It is good practice to keep a set of related data, analyses, and text self-contained in a single folder, called the working directory. It is the place from where R will be looking for and saving the files. All of the scripts within this folder can then use relative paths to files that indicate where inside the project a file is located (as opposed to absolute paths, which point to where a file is on a specific computer). Working this way makes it a lot easier to move your project around on your computer and share it with others without worrying about whether or not the underlying scripts will still work.

RStudio provides a helpful set of tools to do this through its Projects interface, which not only creates a working directory for you, but also remembers its location (allowing you to quickly navigate to it) and optionally preserves custom settings and open files to make it easier to resume work after a break. Using RStudio projects makes this easy and ensures that your working directory is set properly.

You can see your current working directory in the path given above the console or you can just run the command getwd(). If for some reason your working directory is not what it should be, you can change it in the RStudio interface by navigating in the file browser where your working directory should be, and clicking on the blue gear icon More in the files tab and select Set As Working Directory. Alternatively you can use setwd("/path/to/working/directory") to reset your working directory. However, your scripts should not include this line because it will fail on someone else’s computer.

Using a consistent folder structure across your projects will help keep things organized, and will also make it easy to find/file things in the future. This can be especially helpful when you have multiple projects. In general, you may create directories (folders) for scripts, data, and documents.

data_raw/ & data/
Use these folders to store raw data and intermediate datasets you may create for the need of a particular analysis. For the sake of transparency and provenance, you should always keep a copy of your raw data accessible and do as much of your data cleanup and preprocessing programmatically (i.e., with scripts, rather than manually) as possible. Separating raw data from processed data is also a good idea. For example, you could have files data_raw/tree_survey.plot1.txt and ...plot2.txt kept separate from a data/tree.survey.csv file generated by the scripts/01.preprocess.tree_survey.R script.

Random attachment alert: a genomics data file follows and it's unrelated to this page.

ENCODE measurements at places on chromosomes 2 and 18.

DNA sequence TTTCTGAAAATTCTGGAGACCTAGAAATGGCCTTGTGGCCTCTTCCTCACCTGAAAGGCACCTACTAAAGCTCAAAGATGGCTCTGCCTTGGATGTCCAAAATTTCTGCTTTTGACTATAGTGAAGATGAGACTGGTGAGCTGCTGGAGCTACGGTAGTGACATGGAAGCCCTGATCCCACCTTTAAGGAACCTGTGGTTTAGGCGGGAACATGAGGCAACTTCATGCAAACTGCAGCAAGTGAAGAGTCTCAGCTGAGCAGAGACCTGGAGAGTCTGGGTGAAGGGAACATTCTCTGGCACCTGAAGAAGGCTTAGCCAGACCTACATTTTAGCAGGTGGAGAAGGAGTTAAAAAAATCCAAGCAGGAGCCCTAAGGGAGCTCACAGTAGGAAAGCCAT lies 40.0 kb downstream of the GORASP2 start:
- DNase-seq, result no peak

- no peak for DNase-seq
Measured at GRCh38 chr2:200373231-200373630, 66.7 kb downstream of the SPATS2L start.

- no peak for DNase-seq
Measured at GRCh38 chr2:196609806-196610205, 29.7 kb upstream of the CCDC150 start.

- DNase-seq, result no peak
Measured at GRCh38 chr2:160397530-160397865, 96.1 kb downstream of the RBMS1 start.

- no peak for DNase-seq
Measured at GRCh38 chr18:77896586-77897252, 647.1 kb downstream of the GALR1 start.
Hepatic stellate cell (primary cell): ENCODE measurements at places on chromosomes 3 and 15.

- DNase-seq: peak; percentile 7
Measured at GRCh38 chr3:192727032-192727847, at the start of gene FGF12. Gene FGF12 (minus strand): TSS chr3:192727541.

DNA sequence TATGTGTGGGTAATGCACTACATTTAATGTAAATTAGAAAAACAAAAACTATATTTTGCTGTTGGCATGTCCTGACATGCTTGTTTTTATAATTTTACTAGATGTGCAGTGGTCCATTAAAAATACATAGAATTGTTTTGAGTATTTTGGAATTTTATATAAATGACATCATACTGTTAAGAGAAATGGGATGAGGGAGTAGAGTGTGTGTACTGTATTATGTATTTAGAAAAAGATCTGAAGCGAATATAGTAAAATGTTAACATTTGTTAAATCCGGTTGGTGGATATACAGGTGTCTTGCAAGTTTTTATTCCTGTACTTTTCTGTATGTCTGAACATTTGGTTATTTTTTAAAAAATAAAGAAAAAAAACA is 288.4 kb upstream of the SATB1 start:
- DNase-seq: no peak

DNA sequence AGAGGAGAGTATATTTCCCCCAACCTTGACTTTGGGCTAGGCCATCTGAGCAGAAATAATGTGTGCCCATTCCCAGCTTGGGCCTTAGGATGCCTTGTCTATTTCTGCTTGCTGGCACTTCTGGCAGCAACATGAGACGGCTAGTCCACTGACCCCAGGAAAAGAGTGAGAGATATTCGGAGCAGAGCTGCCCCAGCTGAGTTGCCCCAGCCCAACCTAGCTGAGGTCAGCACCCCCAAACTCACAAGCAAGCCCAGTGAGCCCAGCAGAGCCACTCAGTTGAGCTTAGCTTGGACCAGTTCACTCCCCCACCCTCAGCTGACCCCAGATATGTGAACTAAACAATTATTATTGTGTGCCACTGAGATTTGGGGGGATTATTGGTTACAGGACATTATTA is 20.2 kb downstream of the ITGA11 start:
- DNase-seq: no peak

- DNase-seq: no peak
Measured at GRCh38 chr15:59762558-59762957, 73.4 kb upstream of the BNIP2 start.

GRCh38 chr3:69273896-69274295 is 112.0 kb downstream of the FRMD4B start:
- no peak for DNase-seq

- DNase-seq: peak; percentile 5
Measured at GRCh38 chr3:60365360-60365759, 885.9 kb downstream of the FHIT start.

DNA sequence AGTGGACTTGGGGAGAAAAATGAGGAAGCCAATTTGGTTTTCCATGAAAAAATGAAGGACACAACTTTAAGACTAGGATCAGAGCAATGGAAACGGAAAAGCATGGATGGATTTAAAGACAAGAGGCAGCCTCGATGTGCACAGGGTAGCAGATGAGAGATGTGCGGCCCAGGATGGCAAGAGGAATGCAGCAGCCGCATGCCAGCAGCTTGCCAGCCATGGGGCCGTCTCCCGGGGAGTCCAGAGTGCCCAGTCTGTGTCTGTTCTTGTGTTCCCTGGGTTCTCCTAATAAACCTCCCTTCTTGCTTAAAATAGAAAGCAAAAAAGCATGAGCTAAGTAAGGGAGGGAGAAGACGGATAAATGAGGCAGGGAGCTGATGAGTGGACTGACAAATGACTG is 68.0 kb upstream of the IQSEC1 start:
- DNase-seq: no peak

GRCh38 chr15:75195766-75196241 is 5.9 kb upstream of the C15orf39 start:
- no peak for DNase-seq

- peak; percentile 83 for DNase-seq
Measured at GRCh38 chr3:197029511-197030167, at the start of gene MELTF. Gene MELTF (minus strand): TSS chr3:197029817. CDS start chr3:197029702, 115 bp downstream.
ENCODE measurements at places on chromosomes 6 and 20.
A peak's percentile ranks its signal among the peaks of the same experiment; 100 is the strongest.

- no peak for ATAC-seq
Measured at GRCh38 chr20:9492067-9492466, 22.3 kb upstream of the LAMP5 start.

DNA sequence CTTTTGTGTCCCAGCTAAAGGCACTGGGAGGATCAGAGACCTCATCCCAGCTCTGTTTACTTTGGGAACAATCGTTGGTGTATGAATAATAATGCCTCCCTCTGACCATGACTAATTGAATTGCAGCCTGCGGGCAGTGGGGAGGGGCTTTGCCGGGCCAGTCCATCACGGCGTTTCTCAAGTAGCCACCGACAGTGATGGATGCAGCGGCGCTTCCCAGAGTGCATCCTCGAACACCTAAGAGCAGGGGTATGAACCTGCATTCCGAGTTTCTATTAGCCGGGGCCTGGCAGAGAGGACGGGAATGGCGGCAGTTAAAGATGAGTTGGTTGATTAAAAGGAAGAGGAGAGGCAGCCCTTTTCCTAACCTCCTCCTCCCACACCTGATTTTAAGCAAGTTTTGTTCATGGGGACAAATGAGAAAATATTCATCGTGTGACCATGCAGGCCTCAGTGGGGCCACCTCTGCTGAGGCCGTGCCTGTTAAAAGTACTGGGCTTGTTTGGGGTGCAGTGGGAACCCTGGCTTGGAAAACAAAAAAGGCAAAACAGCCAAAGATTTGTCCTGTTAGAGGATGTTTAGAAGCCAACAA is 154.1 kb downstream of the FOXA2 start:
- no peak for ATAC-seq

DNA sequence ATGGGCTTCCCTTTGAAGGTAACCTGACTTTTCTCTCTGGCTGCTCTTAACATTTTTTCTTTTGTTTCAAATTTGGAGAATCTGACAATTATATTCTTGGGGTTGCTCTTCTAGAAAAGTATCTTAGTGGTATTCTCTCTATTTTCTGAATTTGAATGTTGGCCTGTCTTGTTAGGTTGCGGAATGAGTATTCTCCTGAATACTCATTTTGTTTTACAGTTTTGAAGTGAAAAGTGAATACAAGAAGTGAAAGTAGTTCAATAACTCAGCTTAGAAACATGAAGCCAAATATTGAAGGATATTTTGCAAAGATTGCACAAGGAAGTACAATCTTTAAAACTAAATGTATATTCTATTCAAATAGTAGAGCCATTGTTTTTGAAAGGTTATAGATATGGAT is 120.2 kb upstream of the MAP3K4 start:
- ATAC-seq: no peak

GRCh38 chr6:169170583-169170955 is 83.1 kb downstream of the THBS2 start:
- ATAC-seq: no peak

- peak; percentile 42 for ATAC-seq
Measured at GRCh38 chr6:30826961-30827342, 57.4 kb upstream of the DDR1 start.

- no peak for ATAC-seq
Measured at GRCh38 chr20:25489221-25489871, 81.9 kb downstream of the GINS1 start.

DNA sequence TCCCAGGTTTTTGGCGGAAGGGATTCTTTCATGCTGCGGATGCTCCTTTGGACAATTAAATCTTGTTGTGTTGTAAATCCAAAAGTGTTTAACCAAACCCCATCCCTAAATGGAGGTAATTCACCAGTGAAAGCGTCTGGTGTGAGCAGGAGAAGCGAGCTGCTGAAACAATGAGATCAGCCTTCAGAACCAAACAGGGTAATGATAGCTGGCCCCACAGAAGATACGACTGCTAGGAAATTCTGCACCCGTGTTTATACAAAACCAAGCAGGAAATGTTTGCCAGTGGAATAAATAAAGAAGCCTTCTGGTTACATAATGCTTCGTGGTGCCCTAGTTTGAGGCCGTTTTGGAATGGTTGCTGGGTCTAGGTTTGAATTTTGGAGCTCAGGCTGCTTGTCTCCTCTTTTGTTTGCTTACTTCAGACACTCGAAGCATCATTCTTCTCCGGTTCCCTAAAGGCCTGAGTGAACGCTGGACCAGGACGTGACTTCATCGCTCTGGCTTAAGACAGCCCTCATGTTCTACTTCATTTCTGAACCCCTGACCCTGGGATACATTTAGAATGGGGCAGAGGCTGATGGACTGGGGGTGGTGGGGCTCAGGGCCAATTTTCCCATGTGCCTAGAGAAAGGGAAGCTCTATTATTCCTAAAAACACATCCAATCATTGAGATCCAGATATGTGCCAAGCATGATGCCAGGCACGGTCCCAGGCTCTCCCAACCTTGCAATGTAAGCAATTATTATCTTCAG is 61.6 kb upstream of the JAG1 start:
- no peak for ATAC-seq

documents/
This would be a place to keep outlines, drafts and other text.

scripts/
This would be the location to keep your R scripts for different analyses or plotting, and potentially a separate folder for your functions (more on that later).

Exercise

Getting set up: Create a new project, organize your working directory and save your first script:

1. Download the zip file, extract the data and and choose a convenient location for it. (e.g. WIN: C:/data-science/ macOS: ~/data-science)
1. In RStudio under the File menu, click on New Project (or click and then choose Existing Directory. This will be your working directory (e.g., ~/data-science).
2. Locate the downloaded folder and then click Create Project.

Your working directory should now look like this (the structure was modified a little):

For this first project, we will just need a 01_getting_started/ folder to store our first script. We will use the other folders for when we learn how to import data such as CSV files, and for the figures that we will save.

1. (If it was not there already) Under the Files tab on the right of the screen, click on New Folder and create a folder named 01_getting_started within your newly created working directory. (Alternatively, type dir.create("01_getting_started") at your R console.)

2. Open your previously saved R-script and save it in this directory.